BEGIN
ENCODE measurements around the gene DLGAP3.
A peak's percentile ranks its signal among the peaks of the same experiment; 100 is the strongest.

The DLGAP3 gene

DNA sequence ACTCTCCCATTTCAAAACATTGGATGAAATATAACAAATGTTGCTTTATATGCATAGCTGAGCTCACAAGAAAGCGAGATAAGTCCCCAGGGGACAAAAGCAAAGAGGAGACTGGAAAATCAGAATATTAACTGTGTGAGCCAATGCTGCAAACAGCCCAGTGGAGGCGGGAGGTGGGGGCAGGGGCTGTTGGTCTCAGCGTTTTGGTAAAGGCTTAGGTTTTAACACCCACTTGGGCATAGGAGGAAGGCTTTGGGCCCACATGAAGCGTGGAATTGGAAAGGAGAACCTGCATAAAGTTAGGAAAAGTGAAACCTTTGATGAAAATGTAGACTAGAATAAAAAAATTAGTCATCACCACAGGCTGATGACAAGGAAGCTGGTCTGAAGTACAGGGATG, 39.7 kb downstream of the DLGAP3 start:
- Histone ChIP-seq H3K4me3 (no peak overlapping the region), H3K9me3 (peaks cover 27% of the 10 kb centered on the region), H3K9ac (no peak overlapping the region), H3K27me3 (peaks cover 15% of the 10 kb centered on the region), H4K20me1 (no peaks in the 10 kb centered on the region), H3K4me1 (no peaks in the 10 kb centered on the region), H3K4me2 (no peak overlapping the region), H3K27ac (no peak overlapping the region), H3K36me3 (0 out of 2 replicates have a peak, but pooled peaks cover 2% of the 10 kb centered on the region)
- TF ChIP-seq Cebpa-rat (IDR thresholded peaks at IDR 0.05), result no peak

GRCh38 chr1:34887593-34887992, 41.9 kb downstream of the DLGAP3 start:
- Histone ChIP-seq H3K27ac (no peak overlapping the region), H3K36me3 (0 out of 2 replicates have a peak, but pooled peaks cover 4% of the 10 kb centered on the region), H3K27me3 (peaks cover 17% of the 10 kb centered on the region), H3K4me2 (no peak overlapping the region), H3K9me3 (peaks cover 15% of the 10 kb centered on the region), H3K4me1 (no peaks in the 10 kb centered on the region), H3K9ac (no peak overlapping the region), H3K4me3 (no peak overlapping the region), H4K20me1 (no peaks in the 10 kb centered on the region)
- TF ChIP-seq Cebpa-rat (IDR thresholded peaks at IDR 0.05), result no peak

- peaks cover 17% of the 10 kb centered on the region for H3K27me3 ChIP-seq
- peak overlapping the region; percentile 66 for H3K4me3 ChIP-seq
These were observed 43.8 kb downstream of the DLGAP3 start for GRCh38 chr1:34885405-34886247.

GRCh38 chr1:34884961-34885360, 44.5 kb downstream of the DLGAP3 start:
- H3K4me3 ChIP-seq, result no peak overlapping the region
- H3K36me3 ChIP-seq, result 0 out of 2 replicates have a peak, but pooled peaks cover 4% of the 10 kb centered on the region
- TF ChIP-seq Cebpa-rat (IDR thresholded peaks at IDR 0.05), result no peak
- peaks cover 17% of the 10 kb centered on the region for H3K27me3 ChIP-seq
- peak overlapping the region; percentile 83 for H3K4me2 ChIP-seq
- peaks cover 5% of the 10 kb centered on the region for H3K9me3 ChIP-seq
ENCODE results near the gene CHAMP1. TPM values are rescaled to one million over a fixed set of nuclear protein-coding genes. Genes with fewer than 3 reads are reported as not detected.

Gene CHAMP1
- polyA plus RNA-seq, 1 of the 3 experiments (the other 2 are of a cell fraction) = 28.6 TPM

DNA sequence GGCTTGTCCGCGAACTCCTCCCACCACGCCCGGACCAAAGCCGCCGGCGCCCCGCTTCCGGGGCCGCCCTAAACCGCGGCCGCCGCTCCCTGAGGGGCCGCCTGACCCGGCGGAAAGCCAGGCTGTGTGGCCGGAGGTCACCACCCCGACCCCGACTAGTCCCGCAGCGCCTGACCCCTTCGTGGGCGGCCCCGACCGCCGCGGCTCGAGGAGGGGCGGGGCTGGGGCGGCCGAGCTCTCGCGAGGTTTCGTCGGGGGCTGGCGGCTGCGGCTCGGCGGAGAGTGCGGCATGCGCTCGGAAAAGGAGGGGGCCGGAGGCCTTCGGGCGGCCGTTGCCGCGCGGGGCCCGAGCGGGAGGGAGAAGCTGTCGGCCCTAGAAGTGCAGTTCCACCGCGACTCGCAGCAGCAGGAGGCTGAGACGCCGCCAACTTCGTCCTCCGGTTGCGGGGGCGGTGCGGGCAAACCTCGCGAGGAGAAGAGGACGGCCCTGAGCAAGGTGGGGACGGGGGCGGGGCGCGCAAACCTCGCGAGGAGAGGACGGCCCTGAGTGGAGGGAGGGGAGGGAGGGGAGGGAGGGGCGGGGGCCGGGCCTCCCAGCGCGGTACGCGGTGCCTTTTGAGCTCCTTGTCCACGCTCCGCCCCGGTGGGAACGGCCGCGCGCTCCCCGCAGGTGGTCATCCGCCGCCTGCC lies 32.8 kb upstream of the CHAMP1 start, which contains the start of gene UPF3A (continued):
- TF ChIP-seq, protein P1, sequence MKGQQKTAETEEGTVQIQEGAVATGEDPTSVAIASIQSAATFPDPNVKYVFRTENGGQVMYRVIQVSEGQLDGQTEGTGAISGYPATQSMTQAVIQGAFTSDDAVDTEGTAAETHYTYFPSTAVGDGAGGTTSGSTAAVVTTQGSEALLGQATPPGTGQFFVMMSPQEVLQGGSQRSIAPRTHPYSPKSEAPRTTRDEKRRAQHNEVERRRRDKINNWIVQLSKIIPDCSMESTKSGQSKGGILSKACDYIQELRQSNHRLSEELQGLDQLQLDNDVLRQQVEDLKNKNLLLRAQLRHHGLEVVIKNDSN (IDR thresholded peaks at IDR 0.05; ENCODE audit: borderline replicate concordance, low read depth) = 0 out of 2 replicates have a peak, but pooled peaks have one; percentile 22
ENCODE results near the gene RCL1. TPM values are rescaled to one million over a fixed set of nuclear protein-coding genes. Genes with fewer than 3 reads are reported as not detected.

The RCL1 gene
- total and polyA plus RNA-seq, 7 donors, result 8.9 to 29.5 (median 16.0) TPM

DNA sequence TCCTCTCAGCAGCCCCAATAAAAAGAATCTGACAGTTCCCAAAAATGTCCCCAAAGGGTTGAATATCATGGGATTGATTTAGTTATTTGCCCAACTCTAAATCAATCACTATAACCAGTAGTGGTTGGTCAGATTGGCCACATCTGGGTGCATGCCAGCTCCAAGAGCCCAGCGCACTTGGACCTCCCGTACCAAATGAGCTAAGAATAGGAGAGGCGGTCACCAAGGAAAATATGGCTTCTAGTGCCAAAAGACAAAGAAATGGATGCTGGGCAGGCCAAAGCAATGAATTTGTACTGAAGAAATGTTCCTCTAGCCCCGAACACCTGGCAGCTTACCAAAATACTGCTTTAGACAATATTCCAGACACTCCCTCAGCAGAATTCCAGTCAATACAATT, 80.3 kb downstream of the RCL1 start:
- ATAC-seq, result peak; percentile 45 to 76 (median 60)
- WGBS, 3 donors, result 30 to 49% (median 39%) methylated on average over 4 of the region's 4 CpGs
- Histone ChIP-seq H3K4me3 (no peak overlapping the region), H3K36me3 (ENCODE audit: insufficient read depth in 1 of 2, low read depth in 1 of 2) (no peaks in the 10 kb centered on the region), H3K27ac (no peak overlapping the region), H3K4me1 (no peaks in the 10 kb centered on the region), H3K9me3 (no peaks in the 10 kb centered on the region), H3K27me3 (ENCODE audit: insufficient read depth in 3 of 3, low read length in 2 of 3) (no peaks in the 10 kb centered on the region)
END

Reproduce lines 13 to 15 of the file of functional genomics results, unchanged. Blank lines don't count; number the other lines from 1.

GRCh38 chr1:34884961-34885360, 44.5 kb downstream of the DLGAP3 start:
- H3K4me3 ChIP-seq, result no peak overlapping the region
- H3K36me3 ChIP-seq, result 0 out of 2 replicates have a peak, but pooled peaks cover 4% of the 10 kb centered on the region